Search This Blog

Wednesday, October 26, 2011


It started with the ice trays. For two days, Michael and I both thought someone had mysteriously used all the ice and replaced it with fresh water-filled ice trays. Nope.

Hoping it was a minor thing, we called a reliable freezer repair person. He ran diagnostic tests before babbling a littany of  freezer lingo... coils, condensers, defrosters, thermostats, blah, blah, blah. White noise. Wasn't  listening. Blah, blah, blah.  Of course, he had to order the parts, telling  us he would get back in touch with us when they arrived.  He reassured us that it wasn't a hazard and that our kitchen wouldn't flood while we were out of town.

When the parts arrived, he called to tell us to unplug the freezer and refrigerator for two days to let it thaw before he could  work on it. Unplug the freezer and refrigerator? Um... Really?  Now, that thunder clap got my attention. The thought of it sent daggers through my heart and chills up my spine. I'm a food collector.  The freezer's literally my bountiful treasure chest full of my things. My fun stuff.  My scraps of artisinal breads for Thanksgiving stuffing, bones, meats, fish parts, calamari, doughs, and  sauces.  Unplug it  and remove it from life support?  Heavy boots.

Last night was my last chance to use what I could before we removed the plug and tossed everything away. There was so much stuff. How?  What? All in one meal? A last supper using all of my prized hoarded food collection?

I took a deep breath, pulled everything from the freezer,  and methodically set about the sad business of closing down shop.

I started by making a small batch of chicken stock with chicken backs, necks, wings, carrots, celery, onions, bell peppers (because I had them), black peppercorns, parsley, thyme, and purple basil. I let the stock bubble away while I thought about what to do next. Because I had a tons of meat tucked away, pasta bolognese quickly came to mind. I had enough of the ingredients to knock out a decent riff on the classic sauce from Bologna, so I readied the food processor for some heavy duty work.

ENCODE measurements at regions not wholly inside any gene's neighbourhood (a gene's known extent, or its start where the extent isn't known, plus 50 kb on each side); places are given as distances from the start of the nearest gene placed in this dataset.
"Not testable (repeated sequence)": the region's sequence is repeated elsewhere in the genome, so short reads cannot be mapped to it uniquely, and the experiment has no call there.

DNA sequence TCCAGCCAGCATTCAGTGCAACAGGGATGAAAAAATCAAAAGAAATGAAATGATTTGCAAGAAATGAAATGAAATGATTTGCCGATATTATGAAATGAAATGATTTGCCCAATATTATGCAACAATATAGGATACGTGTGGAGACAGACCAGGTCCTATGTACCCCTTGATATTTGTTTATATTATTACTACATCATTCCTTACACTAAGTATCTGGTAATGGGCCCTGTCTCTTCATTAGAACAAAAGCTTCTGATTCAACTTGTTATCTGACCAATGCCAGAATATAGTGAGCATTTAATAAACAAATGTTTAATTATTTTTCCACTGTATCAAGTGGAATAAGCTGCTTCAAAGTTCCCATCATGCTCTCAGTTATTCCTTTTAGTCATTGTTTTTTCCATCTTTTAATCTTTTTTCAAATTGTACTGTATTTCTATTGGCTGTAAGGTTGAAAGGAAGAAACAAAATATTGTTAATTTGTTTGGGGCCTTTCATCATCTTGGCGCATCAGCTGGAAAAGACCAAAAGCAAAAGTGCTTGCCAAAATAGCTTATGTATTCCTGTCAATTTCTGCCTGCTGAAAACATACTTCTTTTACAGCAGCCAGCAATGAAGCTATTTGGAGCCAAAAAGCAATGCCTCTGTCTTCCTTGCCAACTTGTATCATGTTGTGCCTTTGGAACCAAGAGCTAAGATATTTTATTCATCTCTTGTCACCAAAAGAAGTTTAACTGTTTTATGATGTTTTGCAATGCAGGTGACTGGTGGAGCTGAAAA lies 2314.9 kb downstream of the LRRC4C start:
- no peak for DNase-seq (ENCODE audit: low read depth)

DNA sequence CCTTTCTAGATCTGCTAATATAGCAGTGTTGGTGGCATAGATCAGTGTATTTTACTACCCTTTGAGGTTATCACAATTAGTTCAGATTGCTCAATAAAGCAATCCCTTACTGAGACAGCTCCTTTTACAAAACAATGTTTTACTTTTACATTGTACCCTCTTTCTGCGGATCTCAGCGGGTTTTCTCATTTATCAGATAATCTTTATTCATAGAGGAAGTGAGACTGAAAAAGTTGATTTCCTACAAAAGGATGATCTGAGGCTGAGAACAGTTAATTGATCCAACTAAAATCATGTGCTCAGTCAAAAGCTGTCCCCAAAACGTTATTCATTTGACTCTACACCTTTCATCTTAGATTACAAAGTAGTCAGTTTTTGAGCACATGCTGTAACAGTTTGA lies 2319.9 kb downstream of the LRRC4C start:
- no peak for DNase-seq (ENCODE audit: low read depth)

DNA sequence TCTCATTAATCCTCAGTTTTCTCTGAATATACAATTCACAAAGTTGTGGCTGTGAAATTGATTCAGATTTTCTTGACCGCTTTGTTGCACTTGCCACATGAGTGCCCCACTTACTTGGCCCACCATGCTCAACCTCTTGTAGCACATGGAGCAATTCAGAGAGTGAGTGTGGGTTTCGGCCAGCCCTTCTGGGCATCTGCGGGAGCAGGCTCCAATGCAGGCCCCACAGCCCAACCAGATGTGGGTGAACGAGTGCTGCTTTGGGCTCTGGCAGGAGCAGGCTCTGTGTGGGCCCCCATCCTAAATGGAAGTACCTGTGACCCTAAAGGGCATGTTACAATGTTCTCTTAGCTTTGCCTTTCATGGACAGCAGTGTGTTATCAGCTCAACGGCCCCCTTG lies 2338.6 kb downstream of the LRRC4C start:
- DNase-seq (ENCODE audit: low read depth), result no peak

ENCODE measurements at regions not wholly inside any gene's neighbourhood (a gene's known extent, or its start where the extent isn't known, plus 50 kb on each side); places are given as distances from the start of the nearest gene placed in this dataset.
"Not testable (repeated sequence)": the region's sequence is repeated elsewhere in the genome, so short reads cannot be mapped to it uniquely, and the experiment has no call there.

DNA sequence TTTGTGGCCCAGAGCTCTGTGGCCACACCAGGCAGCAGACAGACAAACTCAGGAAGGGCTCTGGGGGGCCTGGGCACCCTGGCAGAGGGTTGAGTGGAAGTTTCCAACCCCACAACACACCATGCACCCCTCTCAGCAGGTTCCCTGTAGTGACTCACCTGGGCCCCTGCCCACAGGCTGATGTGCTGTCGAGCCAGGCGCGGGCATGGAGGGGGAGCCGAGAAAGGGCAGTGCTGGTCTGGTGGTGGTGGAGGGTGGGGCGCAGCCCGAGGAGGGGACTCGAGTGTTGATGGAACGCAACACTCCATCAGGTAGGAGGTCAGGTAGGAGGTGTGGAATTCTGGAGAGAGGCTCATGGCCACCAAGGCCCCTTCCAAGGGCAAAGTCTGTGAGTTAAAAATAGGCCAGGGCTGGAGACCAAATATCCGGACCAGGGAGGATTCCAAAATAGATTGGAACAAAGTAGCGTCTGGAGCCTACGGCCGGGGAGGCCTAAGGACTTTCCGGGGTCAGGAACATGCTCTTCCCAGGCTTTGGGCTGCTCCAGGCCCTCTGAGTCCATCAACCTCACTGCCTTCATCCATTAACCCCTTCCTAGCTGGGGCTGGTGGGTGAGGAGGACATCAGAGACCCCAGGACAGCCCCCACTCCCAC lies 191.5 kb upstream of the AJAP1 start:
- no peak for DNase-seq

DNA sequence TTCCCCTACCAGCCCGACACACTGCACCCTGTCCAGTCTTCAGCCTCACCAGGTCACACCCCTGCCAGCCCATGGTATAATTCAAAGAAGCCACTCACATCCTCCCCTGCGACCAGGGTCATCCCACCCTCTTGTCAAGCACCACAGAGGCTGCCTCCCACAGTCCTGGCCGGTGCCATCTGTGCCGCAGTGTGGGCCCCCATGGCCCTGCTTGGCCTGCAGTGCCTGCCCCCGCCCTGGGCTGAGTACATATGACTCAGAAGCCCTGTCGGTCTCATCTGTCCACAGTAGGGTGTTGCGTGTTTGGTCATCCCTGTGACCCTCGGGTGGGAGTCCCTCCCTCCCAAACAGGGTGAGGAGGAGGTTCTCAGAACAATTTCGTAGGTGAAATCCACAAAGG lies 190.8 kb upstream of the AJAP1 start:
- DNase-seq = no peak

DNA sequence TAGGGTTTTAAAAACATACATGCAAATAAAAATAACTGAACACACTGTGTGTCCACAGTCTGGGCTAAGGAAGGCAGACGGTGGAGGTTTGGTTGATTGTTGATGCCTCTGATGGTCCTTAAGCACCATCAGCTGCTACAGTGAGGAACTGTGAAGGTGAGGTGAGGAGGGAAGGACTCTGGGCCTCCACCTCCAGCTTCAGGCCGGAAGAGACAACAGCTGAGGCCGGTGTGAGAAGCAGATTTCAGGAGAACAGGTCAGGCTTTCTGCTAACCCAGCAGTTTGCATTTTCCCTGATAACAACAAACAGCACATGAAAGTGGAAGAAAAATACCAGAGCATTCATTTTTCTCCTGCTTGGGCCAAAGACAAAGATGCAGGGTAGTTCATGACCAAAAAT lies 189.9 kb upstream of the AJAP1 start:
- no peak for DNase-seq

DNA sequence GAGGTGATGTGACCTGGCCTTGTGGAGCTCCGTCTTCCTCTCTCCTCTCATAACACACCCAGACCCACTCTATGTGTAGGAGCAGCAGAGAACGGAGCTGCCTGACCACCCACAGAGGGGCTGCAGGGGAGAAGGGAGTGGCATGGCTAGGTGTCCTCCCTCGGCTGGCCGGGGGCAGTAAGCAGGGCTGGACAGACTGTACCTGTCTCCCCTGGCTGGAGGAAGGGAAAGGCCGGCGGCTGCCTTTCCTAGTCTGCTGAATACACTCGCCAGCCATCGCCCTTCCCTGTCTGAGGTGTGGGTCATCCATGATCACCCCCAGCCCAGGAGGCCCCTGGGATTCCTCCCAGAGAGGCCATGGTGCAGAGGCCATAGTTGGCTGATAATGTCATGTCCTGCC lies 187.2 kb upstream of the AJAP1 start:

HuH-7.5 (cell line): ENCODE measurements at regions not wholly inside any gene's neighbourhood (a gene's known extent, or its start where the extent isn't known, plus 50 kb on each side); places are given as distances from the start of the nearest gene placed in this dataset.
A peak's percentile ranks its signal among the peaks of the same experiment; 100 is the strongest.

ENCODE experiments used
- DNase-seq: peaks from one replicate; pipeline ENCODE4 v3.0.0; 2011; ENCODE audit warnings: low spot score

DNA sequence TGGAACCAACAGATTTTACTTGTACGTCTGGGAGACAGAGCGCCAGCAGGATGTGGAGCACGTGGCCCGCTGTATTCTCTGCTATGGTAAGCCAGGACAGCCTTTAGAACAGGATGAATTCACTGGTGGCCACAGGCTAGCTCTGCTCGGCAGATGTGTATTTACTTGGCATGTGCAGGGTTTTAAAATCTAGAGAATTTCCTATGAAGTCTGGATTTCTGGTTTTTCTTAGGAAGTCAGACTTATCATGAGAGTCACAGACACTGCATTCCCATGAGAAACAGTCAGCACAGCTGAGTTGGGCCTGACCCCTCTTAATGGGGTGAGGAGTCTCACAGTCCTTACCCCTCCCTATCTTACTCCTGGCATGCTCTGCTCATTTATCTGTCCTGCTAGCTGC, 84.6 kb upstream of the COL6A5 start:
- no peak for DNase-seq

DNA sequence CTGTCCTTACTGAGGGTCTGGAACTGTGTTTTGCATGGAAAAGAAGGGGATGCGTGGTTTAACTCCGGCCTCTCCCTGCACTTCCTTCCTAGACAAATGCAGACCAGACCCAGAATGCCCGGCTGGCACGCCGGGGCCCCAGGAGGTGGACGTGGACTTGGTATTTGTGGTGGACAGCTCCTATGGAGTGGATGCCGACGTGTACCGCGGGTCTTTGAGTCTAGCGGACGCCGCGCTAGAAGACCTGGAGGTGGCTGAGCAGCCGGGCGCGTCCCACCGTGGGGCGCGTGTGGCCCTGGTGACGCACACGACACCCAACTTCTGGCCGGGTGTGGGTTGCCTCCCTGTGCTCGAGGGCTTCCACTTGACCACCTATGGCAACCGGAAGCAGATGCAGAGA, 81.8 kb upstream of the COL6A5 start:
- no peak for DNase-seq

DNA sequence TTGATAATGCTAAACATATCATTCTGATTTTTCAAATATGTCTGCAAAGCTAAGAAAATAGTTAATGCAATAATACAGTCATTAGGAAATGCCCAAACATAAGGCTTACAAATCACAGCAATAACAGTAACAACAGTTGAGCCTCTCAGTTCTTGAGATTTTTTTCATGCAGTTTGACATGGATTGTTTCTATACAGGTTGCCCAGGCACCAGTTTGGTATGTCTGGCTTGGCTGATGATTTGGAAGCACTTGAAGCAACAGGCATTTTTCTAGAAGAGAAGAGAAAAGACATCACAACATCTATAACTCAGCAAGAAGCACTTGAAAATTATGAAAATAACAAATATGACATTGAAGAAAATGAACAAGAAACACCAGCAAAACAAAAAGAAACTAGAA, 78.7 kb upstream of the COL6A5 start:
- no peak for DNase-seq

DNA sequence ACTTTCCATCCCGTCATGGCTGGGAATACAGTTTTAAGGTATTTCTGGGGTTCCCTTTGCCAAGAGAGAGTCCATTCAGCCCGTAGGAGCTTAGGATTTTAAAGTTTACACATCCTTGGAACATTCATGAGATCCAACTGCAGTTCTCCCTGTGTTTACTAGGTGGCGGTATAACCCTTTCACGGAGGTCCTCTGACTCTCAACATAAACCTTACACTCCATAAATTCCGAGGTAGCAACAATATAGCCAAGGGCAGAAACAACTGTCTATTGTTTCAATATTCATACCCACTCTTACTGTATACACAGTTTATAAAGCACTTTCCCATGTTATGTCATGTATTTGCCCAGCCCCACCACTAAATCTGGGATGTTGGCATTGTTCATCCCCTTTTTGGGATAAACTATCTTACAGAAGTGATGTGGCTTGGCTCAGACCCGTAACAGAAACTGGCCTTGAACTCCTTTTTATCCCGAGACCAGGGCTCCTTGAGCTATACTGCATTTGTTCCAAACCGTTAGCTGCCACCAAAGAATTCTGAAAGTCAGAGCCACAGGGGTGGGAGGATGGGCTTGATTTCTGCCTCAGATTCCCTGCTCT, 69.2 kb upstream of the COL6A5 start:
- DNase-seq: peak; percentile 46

The meat drawer.

I sliced 1/2 pound  slab of thick-cut applewood smoked bacon into lardons, fried them until crisp, scooped  them out to drain, and removed half of the bacon fat. After chopping the remaining carrots, onions, celery, and peppers into large pieces, I tumbled them into the food processor and pulverized them into mushy pulp. When the bacon fat smoked, I dropped the vegetable pulp into the hot oil along with a few tablespoons of tomato paste and thawed San Marzano tomatoes, letting the concoction pop, spit, and simmer until it was deeply caramelized before turning the heat to a low simmer.

Since bolognese is a meat-based sauce, I needed to add meat.  I had plenty of it, but it had to be broken down to create a velvety bolognese sauce.  After dicing garlic marinated filet mignons, 2 pork tenderloin medallions, 2 Italian sausages (casings removed),  and 4 pounded veal scallopinis, I dropped the meat pieces  into the food processor and pulsed them until they were ground together. Sacrilege. Meat carnage. It had to be done.